Bonfire Builders: Mark Earls

This week’s Bonfire Builder is Mark Earls, author of Herd, formerly of St Luke’s, BMP & Ogilvy, and “London advertising scene’s foremost contrarian”… 



What are your thoughts on the social bonfire/advertising fireworks principle of ‘not either/or, but both…’?  A long term proposition, or just a step along the road to something else…

To be honest, I think that you’re right about the need for both, but given human nature I also suspect that there’ll always be more of a need to encourage businesses to do the hard yards of continuous daily interaction.

“Fireworks” seems so much more appealing if you’re in the corner – as does magic, generally – but the real value comes from the daily commitment to the “bonfire” work.  To being open and responsive to the people-what-buy-your-stuff

Equally, I think this plays to the thoughts in my chum John Winsor’s latest book: “Baked In”.  We’ve allowed ourselves to believe that somehow the magic of communication can overcome mediocre product and service delivery. 



Just get the right ad, the right campaign architecture, optimise the spend etc etc… and it’ll be sorted.

The truth is – and always has been, I suspect – that excellent communication can make the best of a bad job but the real value comes from making the job better.

Tesco is a great example here – while advertising has played a role and the strategy is good (though identical to the one that one Safeway received plaudits for in the 90s) the real value is created more in the way they keep on going – working out ways to make things better for the customer.

Bonfire communication enables this kind of approach to business – more two-way, more responsive, more human but much more hard work. By contrast, fireworks communication tends to be prone to the outbound dialling and pointless display!

You speak to a wide variety of folks around the world… who gets it, and who needs to get there quicker?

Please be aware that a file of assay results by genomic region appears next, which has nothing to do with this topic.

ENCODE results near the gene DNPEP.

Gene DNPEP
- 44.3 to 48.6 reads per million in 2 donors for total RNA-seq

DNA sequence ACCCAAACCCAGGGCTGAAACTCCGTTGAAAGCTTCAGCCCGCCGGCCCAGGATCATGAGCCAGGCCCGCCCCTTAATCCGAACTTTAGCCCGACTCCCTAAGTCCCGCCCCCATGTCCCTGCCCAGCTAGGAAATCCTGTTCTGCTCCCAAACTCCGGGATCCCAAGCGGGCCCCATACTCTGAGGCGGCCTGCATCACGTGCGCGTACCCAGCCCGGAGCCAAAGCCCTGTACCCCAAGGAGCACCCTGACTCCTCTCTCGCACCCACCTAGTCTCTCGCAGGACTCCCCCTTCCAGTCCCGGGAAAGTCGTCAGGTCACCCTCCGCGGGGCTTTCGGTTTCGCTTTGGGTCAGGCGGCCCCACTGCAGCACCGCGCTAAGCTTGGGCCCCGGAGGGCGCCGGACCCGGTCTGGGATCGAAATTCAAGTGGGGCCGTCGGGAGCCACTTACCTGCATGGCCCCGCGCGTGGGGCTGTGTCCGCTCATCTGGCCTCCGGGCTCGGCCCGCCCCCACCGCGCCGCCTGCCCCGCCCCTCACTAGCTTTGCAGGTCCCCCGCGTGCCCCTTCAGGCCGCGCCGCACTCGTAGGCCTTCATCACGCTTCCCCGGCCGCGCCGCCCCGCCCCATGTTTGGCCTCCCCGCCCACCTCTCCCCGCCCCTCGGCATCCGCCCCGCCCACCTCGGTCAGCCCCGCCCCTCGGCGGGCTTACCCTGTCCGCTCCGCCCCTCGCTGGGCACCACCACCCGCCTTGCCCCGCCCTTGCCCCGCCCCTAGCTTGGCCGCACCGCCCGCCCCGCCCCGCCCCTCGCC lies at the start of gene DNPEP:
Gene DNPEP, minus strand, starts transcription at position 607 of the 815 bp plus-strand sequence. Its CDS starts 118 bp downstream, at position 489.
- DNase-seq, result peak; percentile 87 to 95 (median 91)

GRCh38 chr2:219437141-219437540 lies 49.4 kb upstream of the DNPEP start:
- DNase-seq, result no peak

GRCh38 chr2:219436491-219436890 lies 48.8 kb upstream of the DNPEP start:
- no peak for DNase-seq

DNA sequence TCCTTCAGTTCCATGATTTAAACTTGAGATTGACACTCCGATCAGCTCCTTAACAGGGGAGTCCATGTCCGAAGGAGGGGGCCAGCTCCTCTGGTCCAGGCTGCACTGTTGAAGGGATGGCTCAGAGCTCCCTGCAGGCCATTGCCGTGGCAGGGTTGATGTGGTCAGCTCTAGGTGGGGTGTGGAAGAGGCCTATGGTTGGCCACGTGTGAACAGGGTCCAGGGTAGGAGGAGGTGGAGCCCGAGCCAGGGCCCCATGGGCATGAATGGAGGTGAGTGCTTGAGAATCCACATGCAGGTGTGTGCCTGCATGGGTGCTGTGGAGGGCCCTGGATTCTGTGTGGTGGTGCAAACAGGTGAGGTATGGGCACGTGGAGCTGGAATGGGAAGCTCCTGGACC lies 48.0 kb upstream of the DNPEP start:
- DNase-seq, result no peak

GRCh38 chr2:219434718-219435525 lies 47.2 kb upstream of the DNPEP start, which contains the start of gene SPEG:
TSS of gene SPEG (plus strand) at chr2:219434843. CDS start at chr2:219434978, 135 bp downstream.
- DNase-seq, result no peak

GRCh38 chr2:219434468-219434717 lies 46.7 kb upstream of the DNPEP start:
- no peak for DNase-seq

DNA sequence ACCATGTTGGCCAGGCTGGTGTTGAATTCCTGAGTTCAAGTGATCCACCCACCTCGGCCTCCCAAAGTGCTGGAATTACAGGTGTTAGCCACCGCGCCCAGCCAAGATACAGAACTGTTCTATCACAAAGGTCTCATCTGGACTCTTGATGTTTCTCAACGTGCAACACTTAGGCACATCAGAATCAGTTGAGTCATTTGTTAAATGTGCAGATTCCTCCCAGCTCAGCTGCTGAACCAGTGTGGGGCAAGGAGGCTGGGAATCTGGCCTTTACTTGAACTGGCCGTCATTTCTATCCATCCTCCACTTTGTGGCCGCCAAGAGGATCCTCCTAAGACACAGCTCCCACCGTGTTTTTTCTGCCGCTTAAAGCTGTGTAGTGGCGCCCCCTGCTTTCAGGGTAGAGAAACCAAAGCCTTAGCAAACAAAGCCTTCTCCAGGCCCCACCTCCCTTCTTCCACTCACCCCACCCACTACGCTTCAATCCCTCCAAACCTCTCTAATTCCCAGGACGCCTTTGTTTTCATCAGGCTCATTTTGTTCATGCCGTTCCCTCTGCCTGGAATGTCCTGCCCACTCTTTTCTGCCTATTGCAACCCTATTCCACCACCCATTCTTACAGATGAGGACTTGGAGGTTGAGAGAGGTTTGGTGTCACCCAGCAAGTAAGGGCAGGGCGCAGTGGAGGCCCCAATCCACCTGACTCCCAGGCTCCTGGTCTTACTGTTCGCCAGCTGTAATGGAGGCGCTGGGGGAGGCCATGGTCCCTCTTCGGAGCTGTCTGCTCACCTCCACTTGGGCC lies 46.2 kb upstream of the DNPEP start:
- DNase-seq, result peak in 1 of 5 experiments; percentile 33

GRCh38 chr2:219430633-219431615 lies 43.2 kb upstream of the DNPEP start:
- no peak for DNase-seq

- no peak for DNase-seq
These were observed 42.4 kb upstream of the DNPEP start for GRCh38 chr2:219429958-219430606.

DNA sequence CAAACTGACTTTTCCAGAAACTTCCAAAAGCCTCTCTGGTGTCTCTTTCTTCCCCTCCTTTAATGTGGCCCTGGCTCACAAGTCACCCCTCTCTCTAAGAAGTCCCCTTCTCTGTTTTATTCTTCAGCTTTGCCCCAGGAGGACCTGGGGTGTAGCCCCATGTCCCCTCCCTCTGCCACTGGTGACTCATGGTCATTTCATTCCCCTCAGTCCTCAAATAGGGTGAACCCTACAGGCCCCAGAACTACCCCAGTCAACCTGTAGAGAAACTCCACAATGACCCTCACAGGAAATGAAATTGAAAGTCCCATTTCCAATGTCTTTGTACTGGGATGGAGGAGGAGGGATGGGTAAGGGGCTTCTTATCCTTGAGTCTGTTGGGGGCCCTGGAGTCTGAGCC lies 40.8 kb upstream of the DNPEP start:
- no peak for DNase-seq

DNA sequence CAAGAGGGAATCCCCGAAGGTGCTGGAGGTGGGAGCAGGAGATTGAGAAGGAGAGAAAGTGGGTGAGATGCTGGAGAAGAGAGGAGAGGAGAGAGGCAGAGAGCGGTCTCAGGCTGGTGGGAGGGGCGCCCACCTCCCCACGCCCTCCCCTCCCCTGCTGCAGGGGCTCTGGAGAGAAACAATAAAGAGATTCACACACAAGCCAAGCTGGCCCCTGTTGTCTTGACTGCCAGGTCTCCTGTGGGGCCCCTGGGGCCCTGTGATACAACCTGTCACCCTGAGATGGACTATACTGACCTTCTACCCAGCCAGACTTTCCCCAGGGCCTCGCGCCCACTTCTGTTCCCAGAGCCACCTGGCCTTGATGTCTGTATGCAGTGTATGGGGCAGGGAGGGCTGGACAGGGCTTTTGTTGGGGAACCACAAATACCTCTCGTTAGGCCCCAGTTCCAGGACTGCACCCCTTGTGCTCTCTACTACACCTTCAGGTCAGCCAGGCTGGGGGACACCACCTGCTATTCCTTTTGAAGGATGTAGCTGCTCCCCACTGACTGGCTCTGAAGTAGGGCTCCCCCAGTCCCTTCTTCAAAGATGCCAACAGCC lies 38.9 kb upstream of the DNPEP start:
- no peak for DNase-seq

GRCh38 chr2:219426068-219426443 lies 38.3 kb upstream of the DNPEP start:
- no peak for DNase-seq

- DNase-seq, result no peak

It’s hard to generalise, but I think in the client community the biggest discriminator is probably those who see making communications as a factory function and those who don’t.

By this I mean those who by dint of volume have had to professionalise and develop processes for communications development.  This tends to embed really unhelpful practices and ideas in the business (like “what’s our message?”) and make it harder to envision other kinds of communication.

It’s also really hard to unpick the vested interests when budgets are huge – large amounts of money makes marketers conservative; they feel the need to not be seen to be p****** it up the wall.

For those who haven’t professionalised communication as a core function of the business, it’s easier to show how the bonfires approach can be embraced without entering the world of sharp suits and flower-arranging. 

Smaller, more entrepreneurial businesses tend to fall into this camp.

I guess the agency model we’ve ended up with doesn’t always help.  I kind of see the purpose of a media agency like PHD being reframed as ‘connecting companies with people’, however that best happens.  It often involves talking to other people in organisations beyond marketing departments though (HR, IT, sales and so on…). 

Is it inevitable that marketing (and agencies) must break out of the ‘mass communications silo’ to take a much more company-wide role?
I suspect you’re right here. Part of the problem for all marketing services businesses is that their ability to create value is often limited by the clients they have – by the marketing clients in particular.

It’s not just creative agencies who come across as florists and astrologers: marketing people are often seen this way by other business functions.

It’s interesting, isn’t it: while marketing’s big ideas are now everywhere (brand, consumer etc), in most organisations marketing is no closer to real leading the company’s activities than it was back in the 1950s and 60s.

One of the central things you talk about in ‘Herd’ is the need to ‘light many fires and see which one(s) take(s)’… 


Media_httpfeedingthep_mghbj’ve you found selling that into marketers who’re used to lighting fast working fireworks?  Any tips?

Boring answer: the place to start is probably by understanding where the marketers are coming from – what the other issues and conversations they are party to which are shaping the context to this particular issue.

Sometimes there’s already a willingness to accept the relative ineffectiveness of past firework activity; sometimes not. Sometimes there’s a willingness to accept the world is complex and inherently unpredictable so you’d better; other times this just scares the bejeezus out of clients.

Find out this kind of stuff and adjust your pitch accordingly.

HERD answer: seeing what other companies are doing always helps. Particularly successful ones.

Finally, what do you foresee in the future for the bonfires and fireworks?

I rather suspect that the future for fireworks advertising is going to be rather less rosy than many imagine.

Of course, we’ll need these gunpowder-fuelled punctuation marks (and shows of corporate virility) but increasingly a combination of the bonfires model and the Baked-In idea (making things better and making better things) are going to prevail.

Less glamorous but rather more valuable to our clients – and for those agencies who do it well, too.